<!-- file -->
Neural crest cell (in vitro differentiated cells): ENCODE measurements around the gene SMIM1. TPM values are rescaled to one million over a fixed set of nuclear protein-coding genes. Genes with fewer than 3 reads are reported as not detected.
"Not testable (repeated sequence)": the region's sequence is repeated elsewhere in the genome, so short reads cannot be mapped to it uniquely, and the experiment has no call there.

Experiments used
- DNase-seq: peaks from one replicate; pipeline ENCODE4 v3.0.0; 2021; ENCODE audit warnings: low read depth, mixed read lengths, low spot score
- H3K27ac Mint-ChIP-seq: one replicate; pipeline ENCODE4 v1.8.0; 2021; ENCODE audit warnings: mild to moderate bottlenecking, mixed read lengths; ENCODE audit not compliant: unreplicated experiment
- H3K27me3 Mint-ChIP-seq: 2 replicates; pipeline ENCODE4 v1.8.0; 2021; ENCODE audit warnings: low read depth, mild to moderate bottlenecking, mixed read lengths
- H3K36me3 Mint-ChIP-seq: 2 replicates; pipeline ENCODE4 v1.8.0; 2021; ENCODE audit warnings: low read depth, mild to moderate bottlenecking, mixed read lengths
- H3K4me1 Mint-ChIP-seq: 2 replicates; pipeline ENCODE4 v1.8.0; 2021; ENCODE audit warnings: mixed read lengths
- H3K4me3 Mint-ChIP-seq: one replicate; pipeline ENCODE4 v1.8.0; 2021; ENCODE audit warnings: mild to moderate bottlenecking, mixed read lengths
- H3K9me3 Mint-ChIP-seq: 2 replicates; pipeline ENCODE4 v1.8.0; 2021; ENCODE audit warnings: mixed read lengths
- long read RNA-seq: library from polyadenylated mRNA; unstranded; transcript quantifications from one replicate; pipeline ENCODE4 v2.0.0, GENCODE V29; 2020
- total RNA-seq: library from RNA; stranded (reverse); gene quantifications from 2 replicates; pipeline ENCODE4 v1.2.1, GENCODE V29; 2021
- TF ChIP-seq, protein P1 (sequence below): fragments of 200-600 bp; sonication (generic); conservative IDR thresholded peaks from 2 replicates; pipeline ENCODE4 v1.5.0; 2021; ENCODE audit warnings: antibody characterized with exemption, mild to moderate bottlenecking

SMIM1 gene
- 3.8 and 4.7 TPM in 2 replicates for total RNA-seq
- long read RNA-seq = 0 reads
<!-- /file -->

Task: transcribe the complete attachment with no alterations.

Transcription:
Neural crest cell (in vitro differentiated cells): ENCODE measurements around the gene SMIM1. TPM values are rescaled to one million over a fixed set of nuclear protein-coding genes. Genes with fewer than 3 reads are reported as not detected.
"Not testable (repeated sequence)": the region's sequence is repeated elsewhere in the genome, so short reads cannot be mapped to it uniquely, and the experiment has no call there.

Experiments used
- DNase-seq: peaks from one replicate; pipeline ENCODE4 v3.0.0; 2021; ENCODE audit warnings: low read depth, mixed read lengths, low spot score
- H3K27ac Mint-ChIP-seq: one replicate; pipeline ENCODE4 v1.8.0; 2021; ENCODE audit warnings: mild to moderate bottlenecking, mixed read lengths; ENCODE audit not compliant: unreplicated experiment
- H3K27me3 Mint-ChIP-seq: 2 replicates; pipeline ENCODE4 v1.8.0; 2021; ENCODE audit warnings: low read depth, mild to moderate bottlenecking, mixed read lengths
- H3K36me3 Mint-ChIP-seq: 2 replicates; pipeline ENCODE4 v1.8.0; 2021; ENCODE audit warnings: low read depth, mild to moderate bottlenecking, mixed read lengths
- H3K4me1 Mint-ChIP-seq: 2 replicates; pipeline ENCODE4 v1.8.0; 2021; ENCODE audit warnings: mixed read lengths
- H3K4me3 Mint-ChIP-seq: one replicate; pipeline ENCODE4 v1.8.0; 2021; ENCODE audit warnings: mild to moderate bottlenecking, mixed read lengths
- H3K9me3 Mint-ChIP-seq: 2 replicates; pipeline ENCODE4 v1.8.0; 2021; ENCODE audit warnings: mixed read lengths
- long read RNA-seq: library from polyadenylated mRNA; unstranded; transcript quantifications from one replicate; pipeline ENCODE4 v2.0.0, GENCODE V29; 2020
- total RNA-seq: library from RNA; stranded (reverse); gene quantifications from 2 replicates; pipeline ENCODE4 v1.2.1, GENCODE V29; 2021
- TF ChIP-seq, protein P1 (sequence below): fragments of 200-600 bp; sonication (generic); conservative IDR thresholded peaks from 2 replicates; pipeline ENCODE4 v1.5.0; 2021; ENCODE audit warnings: antibody characterized with exemption, mild to moderate bottlenecking

SMIM1 gene
- 3.8 and 4.7 TPM in 2 replicates for total RNA-seq
- long read RNA-seq = 0 reads